Visit the Dentist

Fluoride Is Important for Your Child’s Health

Many communities have fluoride added to the public water supply to provide residents with the proper amount of fluoride needed to ward off cavities. Talk to your dentist or dental hygienist to see if your child needs more fluoride. They can prescribe fluoride supplements to help protect your child’s teeth against decay.

Facts on fluoride:
• In water, it has been proven to reduce cavities by up to 50%
• Fluoride is a mineral that helps developing enamel become strong and resistant to decay
• Fluoride slows the growth of bacteria

Protect Your Baby’s Smile with a Dentist Visit by Age 1

The American Academy of Pediatric Dentistry recommends that a child should visit the dentist within six months of getting the first tooth – and no later than the first birthday. An early visit to the dentist with your child helps you:

• Get to know the dentist
• Learn how to avoid cavities that can cause your child pain and serious health problems
• Know whom to call if your child has a dental emergency
• Save money by learning healthy preventive habits – to reduce the chance that your child will need restorative care

During the first visit, the dentist will examine your child’s teeth for signs of decay, and will look for problems with the baby’s head, neck, jaws, skin and soft tissues in and around the mouth like the tongue, cheeks and lips. The dentist will also:

• Assess the child’s bite, facial growth and development
• Show you various tooth brushing and flossing techniques to help you care for your baby’s teeth properly
• Talk about diet and feeding/snacking practices that may put the child at risk for decay
• Discuss the use of topical fluoride
• Give guidance on how to prevent accidents as your baby grows

Your baby may be at risk for developing cavities if he or she:

• Has siblings with dental decay before the age of 5
• Uses a bottle with milk or sugary drinks at naptime or bedtime
• Consumes excessive sweets, juices or sticky foods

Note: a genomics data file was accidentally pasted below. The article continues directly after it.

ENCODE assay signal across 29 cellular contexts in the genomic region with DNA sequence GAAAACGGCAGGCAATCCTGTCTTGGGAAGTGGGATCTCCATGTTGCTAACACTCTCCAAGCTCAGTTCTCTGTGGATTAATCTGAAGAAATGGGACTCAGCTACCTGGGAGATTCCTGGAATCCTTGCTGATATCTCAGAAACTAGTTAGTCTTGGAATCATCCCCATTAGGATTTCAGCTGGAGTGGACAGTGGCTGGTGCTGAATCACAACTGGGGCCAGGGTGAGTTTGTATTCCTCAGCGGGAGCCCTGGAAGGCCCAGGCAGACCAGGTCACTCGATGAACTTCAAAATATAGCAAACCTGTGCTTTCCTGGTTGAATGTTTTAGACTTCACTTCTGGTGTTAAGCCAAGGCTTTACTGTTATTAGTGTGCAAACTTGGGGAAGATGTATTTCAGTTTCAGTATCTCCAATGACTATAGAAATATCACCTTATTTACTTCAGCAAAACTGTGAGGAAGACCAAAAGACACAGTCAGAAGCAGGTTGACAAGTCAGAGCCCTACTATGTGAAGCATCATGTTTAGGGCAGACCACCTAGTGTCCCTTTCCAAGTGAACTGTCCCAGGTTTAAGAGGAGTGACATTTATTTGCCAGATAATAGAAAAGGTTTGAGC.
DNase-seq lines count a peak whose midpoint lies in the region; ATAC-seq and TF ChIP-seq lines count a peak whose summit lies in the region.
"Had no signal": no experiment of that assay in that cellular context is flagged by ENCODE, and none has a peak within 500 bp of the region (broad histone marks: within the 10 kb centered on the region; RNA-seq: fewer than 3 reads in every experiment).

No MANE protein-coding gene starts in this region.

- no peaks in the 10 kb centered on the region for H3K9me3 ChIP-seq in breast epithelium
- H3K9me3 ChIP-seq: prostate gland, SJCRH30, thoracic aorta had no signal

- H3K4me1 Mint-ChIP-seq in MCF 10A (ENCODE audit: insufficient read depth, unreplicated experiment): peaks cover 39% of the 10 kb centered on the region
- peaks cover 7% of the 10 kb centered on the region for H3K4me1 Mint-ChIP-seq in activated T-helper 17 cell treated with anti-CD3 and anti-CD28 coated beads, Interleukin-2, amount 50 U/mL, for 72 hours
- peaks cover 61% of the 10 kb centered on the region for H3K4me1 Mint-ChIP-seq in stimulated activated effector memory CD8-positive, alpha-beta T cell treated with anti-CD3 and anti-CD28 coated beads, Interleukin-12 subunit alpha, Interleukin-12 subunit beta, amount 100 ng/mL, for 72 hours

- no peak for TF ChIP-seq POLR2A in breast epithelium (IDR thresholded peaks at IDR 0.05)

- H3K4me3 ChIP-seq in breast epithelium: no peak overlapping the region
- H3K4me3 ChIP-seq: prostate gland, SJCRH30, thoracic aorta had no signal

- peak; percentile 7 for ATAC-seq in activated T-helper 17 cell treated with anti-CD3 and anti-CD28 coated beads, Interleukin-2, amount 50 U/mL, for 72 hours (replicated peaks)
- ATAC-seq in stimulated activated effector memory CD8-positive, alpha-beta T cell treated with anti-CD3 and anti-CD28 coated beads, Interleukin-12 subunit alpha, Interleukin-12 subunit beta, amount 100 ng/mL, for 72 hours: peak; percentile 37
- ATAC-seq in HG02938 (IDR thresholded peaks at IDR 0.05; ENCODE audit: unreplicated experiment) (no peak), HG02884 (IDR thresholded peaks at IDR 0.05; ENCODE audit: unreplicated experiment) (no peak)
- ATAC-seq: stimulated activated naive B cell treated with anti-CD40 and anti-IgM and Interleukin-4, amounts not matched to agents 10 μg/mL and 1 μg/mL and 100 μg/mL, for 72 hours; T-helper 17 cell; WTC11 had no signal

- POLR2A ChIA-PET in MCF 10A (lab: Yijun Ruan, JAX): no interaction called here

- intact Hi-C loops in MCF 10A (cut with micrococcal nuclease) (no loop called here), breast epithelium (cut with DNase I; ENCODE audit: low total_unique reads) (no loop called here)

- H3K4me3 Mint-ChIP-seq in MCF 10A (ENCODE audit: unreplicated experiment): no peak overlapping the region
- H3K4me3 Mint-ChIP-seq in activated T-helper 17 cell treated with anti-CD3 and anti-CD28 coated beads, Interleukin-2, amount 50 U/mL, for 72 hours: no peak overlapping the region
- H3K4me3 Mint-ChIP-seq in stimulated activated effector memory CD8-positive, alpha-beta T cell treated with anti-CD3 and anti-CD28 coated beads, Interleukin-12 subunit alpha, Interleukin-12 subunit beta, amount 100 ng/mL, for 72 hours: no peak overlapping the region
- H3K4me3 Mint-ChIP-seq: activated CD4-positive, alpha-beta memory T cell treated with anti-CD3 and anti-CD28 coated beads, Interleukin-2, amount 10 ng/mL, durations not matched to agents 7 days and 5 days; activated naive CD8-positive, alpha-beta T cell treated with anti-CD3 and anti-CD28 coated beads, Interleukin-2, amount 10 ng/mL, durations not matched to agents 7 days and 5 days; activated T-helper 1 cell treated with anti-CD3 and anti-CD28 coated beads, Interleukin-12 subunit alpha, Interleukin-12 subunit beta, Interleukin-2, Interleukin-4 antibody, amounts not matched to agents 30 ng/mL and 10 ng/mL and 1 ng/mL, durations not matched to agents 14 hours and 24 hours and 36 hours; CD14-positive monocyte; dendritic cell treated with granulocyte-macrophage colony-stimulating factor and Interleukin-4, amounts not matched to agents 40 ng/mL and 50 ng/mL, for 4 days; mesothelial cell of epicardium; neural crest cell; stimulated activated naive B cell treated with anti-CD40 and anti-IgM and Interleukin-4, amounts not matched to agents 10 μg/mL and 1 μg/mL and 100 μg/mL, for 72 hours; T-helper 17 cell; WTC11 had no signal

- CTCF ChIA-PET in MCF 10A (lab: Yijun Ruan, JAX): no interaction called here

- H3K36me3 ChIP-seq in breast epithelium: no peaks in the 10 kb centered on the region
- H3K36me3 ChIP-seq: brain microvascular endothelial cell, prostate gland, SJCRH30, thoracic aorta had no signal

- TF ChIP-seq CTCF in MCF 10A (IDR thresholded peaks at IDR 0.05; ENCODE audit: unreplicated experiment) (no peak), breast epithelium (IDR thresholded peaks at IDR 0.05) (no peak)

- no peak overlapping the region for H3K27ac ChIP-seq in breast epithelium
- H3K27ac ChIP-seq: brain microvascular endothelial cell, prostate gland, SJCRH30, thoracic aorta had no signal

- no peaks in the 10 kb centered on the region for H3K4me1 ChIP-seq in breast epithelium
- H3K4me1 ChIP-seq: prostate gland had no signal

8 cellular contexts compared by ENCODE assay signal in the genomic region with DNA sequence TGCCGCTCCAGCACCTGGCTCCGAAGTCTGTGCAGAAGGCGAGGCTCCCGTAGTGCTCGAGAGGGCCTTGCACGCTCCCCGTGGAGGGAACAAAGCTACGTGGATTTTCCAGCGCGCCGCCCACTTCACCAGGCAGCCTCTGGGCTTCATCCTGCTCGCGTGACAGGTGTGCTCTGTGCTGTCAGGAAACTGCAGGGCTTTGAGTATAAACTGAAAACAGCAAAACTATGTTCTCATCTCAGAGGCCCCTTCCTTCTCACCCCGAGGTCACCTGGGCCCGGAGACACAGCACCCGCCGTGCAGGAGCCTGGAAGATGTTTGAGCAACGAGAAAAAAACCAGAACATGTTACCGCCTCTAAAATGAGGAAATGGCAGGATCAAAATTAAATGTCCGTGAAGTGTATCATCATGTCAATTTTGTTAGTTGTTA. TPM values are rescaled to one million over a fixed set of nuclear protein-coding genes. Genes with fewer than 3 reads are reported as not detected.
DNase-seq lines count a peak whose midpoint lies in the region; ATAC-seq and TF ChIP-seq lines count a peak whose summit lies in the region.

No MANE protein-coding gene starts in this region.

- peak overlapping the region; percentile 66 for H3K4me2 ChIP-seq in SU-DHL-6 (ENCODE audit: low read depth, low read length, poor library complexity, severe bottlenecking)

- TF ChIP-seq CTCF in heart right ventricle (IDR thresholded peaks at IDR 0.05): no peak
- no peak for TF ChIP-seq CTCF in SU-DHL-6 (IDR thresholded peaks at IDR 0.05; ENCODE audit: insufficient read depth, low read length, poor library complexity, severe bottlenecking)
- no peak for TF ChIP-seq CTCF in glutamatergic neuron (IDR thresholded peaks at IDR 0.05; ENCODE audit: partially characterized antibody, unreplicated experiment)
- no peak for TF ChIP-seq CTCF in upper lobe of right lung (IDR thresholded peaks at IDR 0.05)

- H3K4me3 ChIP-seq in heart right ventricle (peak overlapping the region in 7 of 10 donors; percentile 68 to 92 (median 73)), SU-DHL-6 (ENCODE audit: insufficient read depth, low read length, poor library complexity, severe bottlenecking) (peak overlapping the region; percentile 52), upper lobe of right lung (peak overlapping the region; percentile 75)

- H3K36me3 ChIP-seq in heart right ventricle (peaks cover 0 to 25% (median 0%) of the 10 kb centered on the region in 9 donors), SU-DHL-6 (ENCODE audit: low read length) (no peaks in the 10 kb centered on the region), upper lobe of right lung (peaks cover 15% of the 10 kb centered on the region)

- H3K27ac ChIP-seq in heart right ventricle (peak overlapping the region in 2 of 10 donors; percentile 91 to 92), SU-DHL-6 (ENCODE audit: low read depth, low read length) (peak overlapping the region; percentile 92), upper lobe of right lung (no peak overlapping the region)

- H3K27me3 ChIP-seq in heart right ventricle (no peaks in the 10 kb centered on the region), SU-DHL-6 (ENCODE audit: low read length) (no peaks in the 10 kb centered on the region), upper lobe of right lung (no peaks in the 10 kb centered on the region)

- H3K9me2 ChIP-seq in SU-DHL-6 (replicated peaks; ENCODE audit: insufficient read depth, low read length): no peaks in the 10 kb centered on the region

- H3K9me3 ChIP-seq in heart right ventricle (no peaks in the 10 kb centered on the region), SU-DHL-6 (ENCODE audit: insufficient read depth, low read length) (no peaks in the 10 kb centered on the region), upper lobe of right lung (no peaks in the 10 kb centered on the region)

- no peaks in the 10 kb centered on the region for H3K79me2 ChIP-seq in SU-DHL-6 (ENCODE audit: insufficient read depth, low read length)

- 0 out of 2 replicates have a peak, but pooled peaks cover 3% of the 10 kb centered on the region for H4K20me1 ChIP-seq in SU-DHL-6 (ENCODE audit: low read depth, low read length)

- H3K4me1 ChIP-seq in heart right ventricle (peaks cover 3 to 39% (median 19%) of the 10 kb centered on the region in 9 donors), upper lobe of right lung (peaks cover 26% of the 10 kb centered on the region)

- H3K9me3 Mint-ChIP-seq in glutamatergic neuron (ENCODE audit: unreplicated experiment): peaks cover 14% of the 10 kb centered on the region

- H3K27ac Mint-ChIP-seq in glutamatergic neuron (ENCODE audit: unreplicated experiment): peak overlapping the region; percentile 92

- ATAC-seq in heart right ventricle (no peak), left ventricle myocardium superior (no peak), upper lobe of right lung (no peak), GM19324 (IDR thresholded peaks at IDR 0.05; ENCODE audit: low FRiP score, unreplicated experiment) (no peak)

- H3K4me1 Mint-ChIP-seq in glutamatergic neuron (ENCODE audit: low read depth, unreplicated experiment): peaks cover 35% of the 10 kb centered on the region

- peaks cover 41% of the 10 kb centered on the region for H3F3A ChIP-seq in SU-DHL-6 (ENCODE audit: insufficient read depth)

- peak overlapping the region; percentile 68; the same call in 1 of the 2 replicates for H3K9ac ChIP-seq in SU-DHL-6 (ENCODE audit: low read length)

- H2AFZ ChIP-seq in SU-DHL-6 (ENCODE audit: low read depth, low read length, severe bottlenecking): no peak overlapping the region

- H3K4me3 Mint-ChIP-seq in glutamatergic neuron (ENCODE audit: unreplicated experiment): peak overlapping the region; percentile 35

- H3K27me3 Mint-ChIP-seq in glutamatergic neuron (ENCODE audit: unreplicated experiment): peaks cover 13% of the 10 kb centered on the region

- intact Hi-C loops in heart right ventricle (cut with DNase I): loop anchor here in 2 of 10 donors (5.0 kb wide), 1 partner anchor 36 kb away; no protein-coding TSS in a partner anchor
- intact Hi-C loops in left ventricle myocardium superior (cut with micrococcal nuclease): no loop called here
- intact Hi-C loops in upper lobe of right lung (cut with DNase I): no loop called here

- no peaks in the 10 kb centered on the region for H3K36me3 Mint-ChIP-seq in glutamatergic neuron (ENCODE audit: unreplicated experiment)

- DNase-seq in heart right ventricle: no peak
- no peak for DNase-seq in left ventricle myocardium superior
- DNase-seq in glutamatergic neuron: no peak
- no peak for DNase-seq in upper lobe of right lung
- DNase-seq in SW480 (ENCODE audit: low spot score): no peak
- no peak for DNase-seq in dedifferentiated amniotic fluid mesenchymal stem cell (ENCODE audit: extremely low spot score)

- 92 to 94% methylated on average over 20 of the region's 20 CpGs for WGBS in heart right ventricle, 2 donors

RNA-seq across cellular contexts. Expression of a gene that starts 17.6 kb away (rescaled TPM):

• Has an inadequate brushing and cleaning routine
• Has insufficient fluoride in water and lack of supplements
• Has chalky white spots on teeth

By visiting the dentist with your baby and following these tips, you can help keep your little one’s teeth healthy and free of decay:

• Clean your baby’s gums with a damp washcloth after eating and drinking
• Use a soft toothbrush and water to brush your baby’s teeth and gums – brush in soft, gentle circles two times a day
• Never add milk, punch, juice or soda to your baby’s sippy cup or bottle between meals and at bedtime – only give water
• Don’t share forks, spoons or food with your baby – it can spread germs that cause cavities

Learn more about children’s oral health.

Dental Sealants

Emerging trends in dentistry are making it possible for children to grow up without many of the dental woes their parents experienced. One of these emerging developments is using “pit and fissure sealants” on permanent molars, which have very irregular surfaces. In this practice, dentists seal the grooves with a protective coating in an effort to prevent decay before it occurs.

Permanent molars are the most likely to benefit from sealants. The first molars usually come into the mouth when a child is about 6 years old. Second molars appear at about age 12. It is best if the sealant is applied soon after the teeth have erupted, before decay has a chance to start development.

Teeth are cleaned and then washed with a gel that prepares the surface for the sealant and removes any unwanted material in the groove. The tooth is then dried and the sealant is brushed in place. After it fills the groove, a bright light causes the material to set almost instantly. This whole process can be done without anesthesia and results in a nearly invisible sealant.

While sealants cannot protect your child’s teeth from all decay, it will significantly reduce the possibility of a cavity in the treated groove. Sealants should be used as one part of a child’s total preventive dental regimen, along with fluoride treatments, twice-a-day brushing and flossing, wise food choices and regular dental care.